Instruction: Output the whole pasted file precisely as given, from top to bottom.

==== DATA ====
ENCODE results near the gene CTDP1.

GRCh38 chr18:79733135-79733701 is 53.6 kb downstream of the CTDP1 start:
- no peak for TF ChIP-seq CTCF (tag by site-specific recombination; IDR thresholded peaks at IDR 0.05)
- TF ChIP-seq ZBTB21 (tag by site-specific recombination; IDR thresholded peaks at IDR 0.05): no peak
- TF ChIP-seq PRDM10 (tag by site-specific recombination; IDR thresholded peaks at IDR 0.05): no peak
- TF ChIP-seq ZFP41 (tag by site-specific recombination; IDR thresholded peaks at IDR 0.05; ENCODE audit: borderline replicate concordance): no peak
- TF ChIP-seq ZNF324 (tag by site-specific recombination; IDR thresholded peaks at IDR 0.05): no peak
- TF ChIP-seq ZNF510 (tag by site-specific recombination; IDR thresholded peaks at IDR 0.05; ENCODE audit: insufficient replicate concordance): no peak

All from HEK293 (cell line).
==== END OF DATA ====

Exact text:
ENCODE results near the gene CTDP1.

GRCh38 chr18:79733135-79733701 is 53.6 kb downstream of the CTDP1 start:
- no peak for TF ChIP-seq CTCF (tag by site-specific recombination; IDR thresholded peaks at IDR 0.05)
- TF ChIP-seq ZBTB21 (tag by site-specific recombination; IDR thresholded peaks at IDR 0.05): no peak
- TF ChIP-seq PRDM10 (tag by site-specific recombination; IDR thresholded peaks at IDR 0.05): no peak
- TF ChIP-seq ZFP41 (tag by site-specific recombination; IDR thresholded peaks at IDR 0.05; ENCODE audit: borderline replicate concordance): no peak
- TF ChIP-seq ZNF324 (tag by site-specific recombination; IDR thresholded peaks at IDR 0.05): no peak
- TF ChIP-seq ZNF510 (tag by site-specific recombination; IDR thresholded peaks at IDR 0.05; ENCODE audit: insufficient replicate concordance): no peak

All from HEK293 (cell line).